Therefore, Christ too has been foreseen like all of the rest of the elect, according to St. Jerome’s expression, “ante fabricam mundi” [before the foundation of the world].[23]  He also proceeds from the divine Goodness which in a singular way desires to communicate Itself externally and therefore makes up part of the absolute predestination: together with all of the elect Christ also is included in the “complete” number of predestination.  What distinguishes Him from the rest of the elect is that of being willed first, being closest to the end.[24]

It must be noted that neither the divine plan—as understood by our Doctor—nor the personage which dominates that plan are simple hypotheses, as some would have us believe.[25]  It is revealed truth that the world was conceived and willed as good (cfr.  Gen 1:1-31), and likewise that this was realized in Christ and through Christ (Jn 1:1-3, Eph 1:3-6, Col 1:15-20, Rm 8:29-30).

Before closing this section it is fitting to point out some points regarding the particular mode of Christ’s predestination, which will have repercussions on various Mariological problems.

In order to be better understood we will present these points in the form of questions.


1) In all creation Christ has the supreme glory; what is the cause of this?  Scotus responds that Christ owes the gift of supreme glory to the fact of the hypostatic union which, in the order of execution, precedes that glory and therefore becomes a disposition to that glory.[26]  He writes that Christ “would not have had such glory, nor would He have been so full of grace and truth, unless His nature had subsisted in the subject [Person] of the Word”.[27]


2) Was Christ predestined first to glory or to the hypostatic union?  It is a question which arises from Scotus himself: “Utrum prius praevidebatur isti naturae unio vel gloria?”[28]  And he responds to that question in this way: “Videtur quod gloria prius…”[29].  Sticking to his principle that predestination first regards the end (which is glory) and then regards the means (the hypostatic union being among these), Christ too, according to the Subtle Doctor, was first predestined to glory and then to union.[30]


3) Did Christ merit for Himself union and grace?  He merited neither the one nor the other for Himself, and this absolutely.  Both of these—union and grace—were conferred without any merit, neither from Himself nor from another.  This is the fundamental privilege which belongs solely to Christ.  On this subject our Doctor is categorical; he maintains: “in the universality of God’s works there was no work of pure grace, if not the Incarnation of the Son of God alone”.[31]  And this is so because such a conferral “had to manifest the supreme mercy of God by giving the supreme good of grace without any merit”.[32]

However, what Christ did not merit for Himself He merited for everyone else, without exception (neither angels nor men), He being the single depository and unique source of grace since God established that “there would be but one Head in the Church, from whom grace would flow into the members”.[33]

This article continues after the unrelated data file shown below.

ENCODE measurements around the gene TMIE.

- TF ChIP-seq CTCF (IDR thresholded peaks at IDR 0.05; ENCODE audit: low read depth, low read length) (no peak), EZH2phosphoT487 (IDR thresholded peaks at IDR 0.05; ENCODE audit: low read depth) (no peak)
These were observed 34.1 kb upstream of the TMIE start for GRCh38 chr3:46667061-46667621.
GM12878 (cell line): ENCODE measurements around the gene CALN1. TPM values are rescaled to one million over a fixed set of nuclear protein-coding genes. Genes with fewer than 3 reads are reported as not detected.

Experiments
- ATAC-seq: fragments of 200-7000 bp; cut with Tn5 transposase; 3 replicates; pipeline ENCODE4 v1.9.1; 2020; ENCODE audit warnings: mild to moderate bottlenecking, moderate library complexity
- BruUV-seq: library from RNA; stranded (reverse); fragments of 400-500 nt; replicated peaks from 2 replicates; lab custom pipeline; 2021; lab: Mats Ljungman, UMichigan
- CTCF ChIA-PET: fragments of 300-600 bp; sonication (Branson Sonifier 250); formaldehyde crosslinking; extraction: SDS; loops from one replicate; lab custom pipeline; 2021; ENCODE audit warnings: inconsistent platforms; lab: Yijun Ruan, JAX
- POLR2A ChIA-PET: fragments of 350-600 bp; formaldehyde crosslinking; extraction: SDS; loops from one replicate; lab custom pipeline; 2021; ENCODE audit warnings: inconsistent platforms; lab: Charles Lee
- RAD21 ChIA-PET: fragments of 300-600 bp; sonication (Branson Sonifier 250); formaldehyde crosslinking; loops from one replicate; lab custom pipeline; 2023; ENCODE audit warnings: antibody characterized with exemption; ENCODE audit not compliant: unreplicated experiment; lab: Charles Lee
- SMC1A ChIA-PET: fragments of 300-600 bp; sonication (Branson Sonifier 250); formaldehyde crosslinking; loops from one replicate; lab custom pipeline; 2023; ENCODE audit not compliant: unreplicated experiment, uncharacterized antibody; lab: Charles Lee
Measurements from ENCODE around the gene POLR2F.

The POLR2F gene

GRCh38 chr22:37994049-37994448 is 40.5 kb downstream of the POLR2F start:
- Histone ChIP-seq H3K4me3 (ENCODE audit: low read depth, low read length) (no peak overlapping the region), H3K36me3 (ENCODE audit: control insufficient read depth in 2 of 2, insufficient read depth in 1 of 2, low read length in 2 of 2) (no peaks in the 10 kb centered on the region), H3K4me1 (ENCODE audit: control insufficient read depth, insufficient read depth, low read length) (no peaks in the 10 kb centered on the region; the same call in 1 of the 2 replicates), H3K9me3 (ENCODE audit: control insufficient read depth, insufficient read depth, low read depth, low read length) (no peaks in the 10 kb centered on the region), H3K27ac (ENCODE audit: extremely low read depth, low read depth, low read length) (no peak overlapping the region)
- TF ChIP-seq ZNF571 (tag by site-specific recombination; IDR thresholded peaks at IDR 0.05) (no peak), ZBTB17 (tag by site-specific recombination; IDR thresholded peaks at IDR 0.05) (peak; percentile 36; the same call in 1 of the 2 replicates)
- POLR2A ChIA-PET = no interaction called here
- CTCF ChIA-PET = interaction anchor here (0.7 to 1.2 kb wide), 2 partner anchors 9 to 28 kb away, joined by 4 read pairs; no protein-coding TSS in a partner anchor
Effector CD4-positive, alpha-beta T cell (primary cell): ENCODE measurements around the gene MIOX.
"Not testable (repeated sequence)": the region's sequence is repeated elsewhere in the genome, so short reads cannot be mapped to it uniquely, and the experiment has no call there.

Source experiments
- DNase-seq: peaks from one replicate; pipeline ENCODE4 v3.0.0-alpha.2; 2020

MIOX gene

Hence “every other glory, of everyone capable of blessedness (angel or man), falls under and is foreseen through merit (not of one’s own, but those of Christ), by which these merits too (of Christ in relation to the blessed), fall under predestination”.[34]

The position of Mary

Having examined the nature of predestination and determined the place which Christ occupies in the divine decrees, we can readily pass to specifying the place which Mary occupies in relation to the same decrees.

We must recall that as the characteristics of predestination according to Scotus concern all of the blessed equally, Christ included, they concern Mary as well.  Hence she too was foreseen with Christ and with all of the other blessed “before the foundation world was made”,[35] independently of any personal merit or demerit whatsoever; she too, like Christ and the blessed, was uniquely willed in order “to love”, namely to be “co-loving”;[36] she too, like Christ and all of the blessed, makes up part of that “heavenly court”, divided into various degrees where Christ is the “Head”;[37] in summary, she too belongs to that absolute and simultaneous predestination in so far as it is formally an “act of the divine will”.[38]

Once predestination is seen from this angle the formula of Ineffabilis Deus , “uno eodemque decreto”,[39] not only holds for Christ and Mary, but for all of the blessed as well who are predestined with them for glory.  In other words the Bull expresses that Mary was not foreseen first (before sin) and Christ after (after sin).  In that case we would have two separate decrees.  Rather all were predestined with one and the same decree which—according to the scotistic understanding—cannot be other than absolute and simultaneous, Christ, Mary, and all the other blessed included: one and the same decree for all, foreseen before sin.

With regards to the end, namely glory, we have perfect unity.  Glory by its nature is one and the same for all since it is a gift which excludes any personal merit whatsoever by the blessed; this is so true that not even Christ—as we have said—merits glory for Himself.  Therefore, the distinction of that same glory into various degrees is to be sought in relation to the proximity to that same end.

Indeed our Doctor writes thus: “In general, he who wills with order, first wills that which is closest to the end”.[40]

It is from this principle that all the degrees of predestination are revealed: from the highest to the lowest.  Naturally, the highest is assigned to Christ; Scotus holds, “God first wills the glory of Christ’s soul, and not the glory of another soul”;[41] this is so because Christ’s soul is closer to the end by virtue of His union to the Person of the Word.